Chapter 3

Keep Moving Forward

Located at the intersection of Passyunk Avenue and 9th Street, Pat’s King of Steaks walk–up restaurant boasts the finest cheesesteaks in all of Philadelphia. But it’s famous for more than its hot signature sandwich. Move close to the large menu hanging outside the window, and you’ll stand in the very spot where Sylvester Stallone stood when filming his first Rocky movie.

My husband enjoys the Rocky film franchise enough to list the fictional boxer’s opponent in each movie. I can’t even remember how many movies are in the series. But one image stands out above the rest.

The jump rope.

Raw and rugged, the films trace Rocky’s days from a down–on–his–luck boxer to world–renowned prizefighter and finally to a champion trainer. Ironically, though, Rocky didn’t build his story of success with elite gyms or high dollar trainers. He pounded the pavement in the dark of early morning, ran the seventy–two steps gracing the front of the Philadelphia Museum of Art, and even chased a chicken. Throughout the story of the little–known fighter who rises to the top in a crude boxing club with a jump rope in his hand, this message remains consistent: the heart of the fighter determines the outcome, not his circumstances.

Countless conferences, books, and podcasts on marriage dot the landscape of Christian subculture. While these resources can strengthen our relationships, nothing is a better predictor of where our marriages go than our day–to–day decisions. Muscle doesn’t build with words. It’s the perspiration of action—our everyday choices anchored in a commitment to persevere—that changes our relationships. Disappointment and failure aren’t our preferred training tools to make our marriages stronger, but they are the pressure points that provide the pushback to build the muscle of relational resilience.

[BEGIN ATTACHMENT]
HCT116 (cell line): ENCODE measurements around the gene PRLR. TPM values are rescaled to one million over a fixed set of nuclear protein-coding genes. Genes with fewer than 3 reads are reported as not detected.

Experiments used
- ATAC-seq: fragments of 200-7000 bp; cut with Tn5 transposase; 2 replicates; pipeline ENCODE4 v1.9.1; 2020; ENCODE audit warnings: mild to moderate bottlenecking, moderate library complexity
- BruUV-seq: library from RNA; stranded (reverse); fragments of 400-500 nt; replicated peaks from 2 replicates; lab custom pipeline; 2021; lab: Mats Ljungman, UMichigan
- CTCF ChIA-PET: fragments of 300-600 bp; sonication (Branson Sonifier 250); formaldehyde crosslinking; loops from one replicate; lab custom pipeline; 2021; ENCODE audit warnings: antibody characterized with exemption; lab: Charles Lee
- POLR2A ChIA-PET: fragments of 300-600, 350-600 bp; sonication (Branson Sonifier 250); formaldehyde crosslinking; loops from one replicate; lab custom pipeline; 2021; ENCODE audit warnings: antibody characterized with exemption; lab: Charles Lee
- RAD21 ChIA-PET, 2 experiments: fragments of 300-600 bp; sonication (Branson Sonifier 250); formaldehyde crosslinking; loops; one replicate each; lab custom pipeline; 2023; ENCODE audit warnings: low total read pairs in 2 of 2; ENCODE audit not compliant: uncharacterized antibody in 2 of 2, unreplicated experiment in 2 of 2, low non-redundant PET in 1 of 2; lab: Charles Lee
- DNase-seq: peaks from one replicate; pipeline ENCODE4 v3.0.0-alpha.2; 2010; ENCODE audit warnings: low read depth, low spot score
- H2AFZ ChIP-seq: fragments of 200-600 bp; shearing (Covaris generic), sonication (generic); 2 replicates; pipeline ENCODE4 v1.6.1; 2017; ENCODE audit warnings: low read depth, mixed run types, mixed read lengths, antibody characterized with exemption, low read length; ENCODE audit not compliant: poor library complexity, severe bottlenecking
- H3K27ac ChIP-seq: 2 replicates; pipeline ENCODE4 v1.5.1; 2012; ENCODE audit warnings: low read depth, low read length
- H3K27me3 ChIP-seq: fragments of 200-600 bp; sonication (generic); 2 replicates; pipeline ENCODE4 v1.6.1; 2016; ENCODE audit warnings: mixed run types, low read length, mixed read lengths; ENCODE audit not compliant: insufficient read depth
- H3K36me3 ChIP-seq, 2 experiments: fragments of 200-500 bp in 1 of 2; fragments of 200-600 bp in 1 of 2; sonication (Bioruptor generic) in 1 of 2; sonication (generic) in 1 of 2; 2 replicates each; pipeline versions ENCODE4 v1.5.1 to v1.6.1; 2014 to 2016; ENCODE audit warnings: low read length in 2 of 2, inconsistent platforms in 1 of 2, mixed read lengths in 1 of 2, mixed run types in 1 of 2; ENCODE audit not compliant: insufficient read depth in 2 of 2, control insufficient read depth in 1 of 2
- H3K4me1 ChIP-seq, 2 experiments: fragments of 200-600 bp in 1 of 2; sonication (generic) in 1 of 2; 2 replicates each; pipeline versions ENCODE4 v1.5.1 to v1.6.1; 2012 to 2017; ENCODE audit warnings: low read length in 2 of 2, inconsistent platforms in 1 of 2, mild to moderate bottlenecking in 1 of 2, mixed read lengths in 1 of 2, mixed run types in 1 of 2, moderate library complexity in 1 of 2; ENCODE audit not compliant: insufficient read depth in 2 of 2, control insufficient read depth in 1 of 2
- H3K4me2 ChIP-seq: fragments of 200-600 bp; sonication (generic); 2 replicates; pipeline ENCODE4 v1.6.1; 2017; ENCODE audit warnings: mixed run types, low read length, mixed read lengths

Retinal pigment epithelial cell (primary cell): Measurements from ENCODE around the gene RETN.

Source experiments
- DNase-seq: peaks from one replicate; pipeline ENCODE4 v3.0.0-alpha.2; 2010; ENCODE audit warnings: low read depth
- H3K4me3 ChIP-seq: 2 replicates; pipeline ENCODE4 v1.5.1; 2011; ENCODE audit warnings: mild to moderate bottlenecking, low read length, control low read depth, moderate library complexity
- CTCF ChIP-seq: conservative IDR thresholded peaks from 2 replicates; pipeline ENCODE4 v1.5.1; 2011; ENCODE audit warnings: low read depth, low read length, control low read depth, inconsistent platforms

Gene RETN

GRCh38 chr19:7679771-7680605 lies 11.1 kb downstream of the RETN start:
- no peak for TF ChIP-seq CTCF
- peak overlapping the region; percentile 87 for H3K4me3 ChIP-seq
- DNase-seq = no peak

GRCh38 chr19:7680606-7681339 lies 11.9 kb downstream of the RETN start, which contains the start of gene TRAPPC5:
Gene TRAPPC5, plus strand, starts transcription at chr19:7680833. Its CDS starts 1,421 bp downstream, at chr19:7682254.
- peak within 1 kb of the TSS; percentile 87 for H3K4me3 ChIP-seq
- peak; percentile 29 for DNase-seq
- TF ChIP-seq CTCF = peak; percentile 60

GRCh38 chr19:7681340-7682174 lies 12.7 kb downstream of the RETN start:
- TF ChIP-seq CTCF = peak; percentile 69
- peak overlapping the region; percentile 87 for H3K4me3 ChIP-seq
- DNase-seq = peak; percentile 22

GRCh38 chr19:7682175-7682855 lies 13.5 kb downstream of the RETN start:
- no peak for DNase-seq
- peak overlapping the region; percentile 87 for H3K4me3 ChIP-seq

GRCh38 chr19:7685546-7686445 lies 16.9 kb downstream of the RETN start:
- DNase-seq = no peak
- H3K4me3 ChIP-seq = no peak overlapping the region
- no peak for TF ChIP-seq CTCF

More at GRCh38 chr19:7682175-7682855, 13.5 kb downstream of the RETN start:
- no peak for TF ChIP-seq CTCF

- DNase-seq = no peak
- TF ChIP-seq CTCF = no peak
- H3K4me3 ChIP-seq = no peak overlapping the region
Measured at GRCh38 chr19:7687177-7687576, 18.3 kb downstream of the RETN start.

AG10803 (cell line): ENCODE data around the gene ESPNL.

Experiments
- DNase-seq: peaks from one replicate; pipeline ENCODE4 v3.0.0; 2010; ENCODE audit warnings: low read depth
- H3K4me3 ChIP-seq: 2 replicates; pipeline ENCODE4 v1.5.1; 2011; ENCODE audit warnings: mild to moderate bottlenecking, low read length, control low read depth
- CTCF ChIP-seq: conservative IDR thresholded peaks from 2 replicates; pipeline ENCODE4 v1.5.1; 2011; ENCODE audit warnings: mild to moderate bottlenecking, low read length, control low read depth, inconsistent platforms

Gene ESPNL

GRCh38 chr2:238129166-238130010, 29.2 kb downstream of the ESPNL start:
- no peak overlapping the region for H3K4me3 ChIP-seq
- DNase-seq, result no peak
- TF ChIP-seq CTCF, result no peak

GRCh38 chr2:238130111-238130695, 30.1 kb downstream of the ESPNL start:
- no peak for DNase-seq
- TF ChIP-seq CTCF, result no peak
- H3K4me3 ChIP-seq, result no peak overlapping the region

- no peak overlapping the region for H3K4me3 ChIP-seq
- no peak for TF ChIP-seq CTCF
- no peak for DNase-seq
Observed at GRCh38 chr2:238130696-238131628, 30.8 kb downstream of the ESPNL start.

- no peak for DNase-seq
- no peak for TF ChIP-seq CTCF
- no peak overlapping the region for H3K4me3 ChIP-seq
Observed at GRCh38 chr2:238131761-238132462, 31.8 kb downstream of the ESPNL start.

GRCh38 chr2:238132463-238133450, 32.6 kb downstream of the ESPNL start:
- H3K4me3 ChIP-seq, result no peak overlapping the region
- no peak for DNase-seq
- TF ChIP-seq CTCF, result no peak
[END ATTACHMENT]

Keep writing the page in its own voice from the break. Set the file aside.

It’s the perspiration of action that changes our relationships.

The ground and pound of staying connected to our spouse in the middle of a disagreement doesn’t feel romantic. Tempers flare, anger rises, and self–protection promises safety. In those tense moments of unmet expectations we don’t typically feel hopeful. Instead, we want to run, or pull away emotionally. However, we gain ground when we choose to stay connected, reaching toward the one who has failed to meet our expectations. We make real progress as we grow ever–sensitive to the nudging of Christ’s Spirit within us, reminding us of the things we have learned in his Word. In the day to day encounters with my spouse, I keep moving forward when I

    1. choose to make understanding my spouse a higher priority than trying to control him.

    2. formulate my responses based on my trust in the Lord rather than in an expectation of my spouse.

    3. value forgiveness and the process of change more than perfection.